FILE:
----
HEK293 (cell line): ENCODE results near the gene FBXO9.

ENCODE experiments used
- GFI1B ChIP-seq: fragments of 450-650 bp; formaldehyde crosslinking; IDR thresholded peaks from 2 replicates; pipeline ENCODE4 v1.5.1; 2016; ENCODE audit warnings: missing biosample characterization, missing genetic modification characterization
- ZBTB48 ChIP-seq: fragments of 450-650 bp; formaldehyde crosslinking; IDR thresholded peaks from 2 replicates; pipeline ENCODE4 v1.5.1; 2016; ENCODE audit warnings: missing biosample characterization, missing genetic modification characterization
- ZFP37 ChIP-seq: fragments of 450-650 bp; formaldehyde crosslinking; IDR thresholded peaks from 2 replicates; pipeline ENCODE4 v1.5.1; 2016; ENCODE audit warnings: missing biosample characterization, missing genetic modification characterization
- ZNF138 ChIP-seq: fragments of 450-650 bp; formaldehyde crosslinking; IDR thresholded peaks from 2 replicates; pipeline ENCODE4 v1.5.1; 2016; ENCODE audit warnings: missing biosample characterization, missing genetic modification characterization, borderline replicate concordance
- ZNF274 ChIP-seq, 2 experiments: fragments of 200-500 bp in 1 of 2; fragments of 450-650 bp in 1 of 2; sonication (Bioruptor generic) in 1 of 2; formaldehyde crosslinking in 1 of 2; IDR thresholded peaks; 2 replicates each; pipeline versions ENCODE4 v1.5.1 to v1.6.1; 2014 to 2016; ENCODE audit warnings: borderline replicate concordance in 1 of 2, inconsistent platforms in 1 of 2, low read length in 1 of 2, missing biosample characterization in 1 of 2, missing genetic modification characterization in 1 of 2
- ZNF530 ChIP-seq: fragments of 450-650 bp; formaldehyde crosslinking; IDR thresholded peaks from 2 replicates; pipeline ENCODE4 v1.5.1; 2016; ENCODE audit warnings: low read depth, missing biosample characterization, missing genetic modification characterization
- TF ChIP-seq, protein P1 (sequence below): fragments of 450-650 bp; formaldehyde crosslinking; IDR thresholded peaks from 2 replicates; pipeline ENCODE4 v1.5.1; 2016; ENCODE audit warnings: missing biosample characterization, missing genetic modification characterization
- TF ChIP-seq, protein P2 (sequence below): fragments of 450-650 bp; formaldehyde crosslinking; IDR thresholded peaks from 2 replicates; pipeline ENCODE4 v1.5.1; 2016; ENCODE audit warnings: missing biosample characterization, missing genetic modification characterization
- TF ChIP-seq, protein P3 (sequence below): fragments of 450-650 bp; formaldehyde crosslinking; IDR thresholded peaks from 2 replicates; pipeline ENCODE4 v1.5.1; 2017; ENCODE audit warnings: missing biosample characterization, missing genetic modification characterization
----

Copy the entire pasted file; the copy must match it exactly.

HEK293 (cell line): ENCODE results near the gene FBXO9.

ENCODE experiments used
- GFI1B ChIP-seq: fragments of 450-650 bp; formaldehyde crosslinking; IDR thresholded peaks from 2 replicates; pipeline ENCODE4 v1.5.1; 2016; ENCODE audit warnings: missing biosample characterization, missing genetic modification characterization
- ZBTB48 ChIP-seq: fragments of 450-650 bp; formaldehyde crosslinking; IDR thresholded peaks from 2 replicates; pipeline ENCODE4 v1.5.1; 2016; ENCODE audit warnings: missing biosample characterization, missing genetic modification characterization
- ZFP37 ChIP-seq: fragments of 450-650 bp; formaldehyde crosslinking; IDR thresholded peaks from 2 replicates; pipeline ENCODE4 v1.5.1; 2016; ENCODE audit warnings: missing biosample characterization, missing genetic modification characterization
- ZNF138 ChIP-seq: fragments of 450-650 bp; formaldehyde crosslinking; IDR thresholded peaks from 2 replicates; pipeline ENCODE4 v1.5.1; 2016; ENCODE audit warnings: missing biosample characterization, missing genetic modification characterization, borderline replicate concordance
- ZNF274 ChIP-seq, 2 experiments: fragments of 200-500 bp in 1 of 2; fragments of 450-650 bp in 1 of 2; sonication (Bioruptor generic) in 1 of 2; formaldehyde crosslinking in 1 of 2; IDR thresholded peaks; 2 replicates each; pipeline versions ENCODE4 v1.5.1 to v1.6.1; 2014 to 2016; ENCODE audit warnings: borderline replicate concordance in 1 of 2, inconsistent platforms in 1 of 2, low read length in 1 of 2, missing biosample characterization in 1 of 2, missing genetic modification characterization in 1 of 2
- ZNF530 ChIP-seq: fragments of 450-650 bp; formaldehyde crosslinking; IDR thresholded peaks from 2 replicates; pipeline ENCODE4 v1.5.1; 2016; ENCODE audit warnings: low read depth, missing biosample characterization, missing genetic modification characterization
- TF ChIP-seq, protein P1 (sequence below): fragments of 450-650 bp; formaldehyde crosslinking; IDR thresholded peaks from 2 replicates; pipeline ENCODE4 v1.5.1; 2016; ENCODE audit warnings: missing biosample characterization, missing genetic modification characterization
- TF ChIP-seq, protein P2 (sequence below): fragments of 450-650 bp; formaldehyde crosslinking; IDR thresholded peaks from 2 replicates; pipeline ENCODE4 v1.5.1; 2016; ENCODE audit warnings: missing biosample characterization, missing genetic modification characterization
- TF ChIP-seq, protein P3 (sequence below): fragments of 450-650 bp; formaldehyde crosslinking; IDR thresholded peaks from 2 replicates; pipeline ENCODE4 v1.5.1; 2017; ENCODE audit warnings: missing biosample characterization, missing genetic modification characterization